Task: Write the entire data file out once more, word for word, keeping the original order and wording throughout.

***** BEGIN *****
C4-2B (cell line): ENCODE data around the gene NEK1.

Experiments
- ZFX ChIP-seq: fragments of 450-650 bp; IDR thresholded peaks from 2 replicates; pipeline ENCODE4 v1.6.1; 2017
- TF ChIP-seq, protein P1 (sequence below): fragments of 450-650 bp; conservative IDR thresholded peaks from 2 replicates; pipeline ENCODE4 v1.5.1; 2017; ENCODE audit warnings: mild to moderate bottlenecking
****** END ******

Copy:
C4-2B (cell line): ENCODE data around the gene NEK1.

Experiments
- ZFX ChIP-seq: fragments of 450-650 bp; IDR thresholded peaks from 2 replicates; pipeline ENCODE4 v1.6.1; 2017
- TF ChIP-seq, protein P1 (sequence below): fragments of 450-650 bp; conservative IDR thresholded peaks from 2 replicates; pipeline ENCODE4 v1.5.1; 2017; ENCODE audit warnings: mild to moderate bottlenecking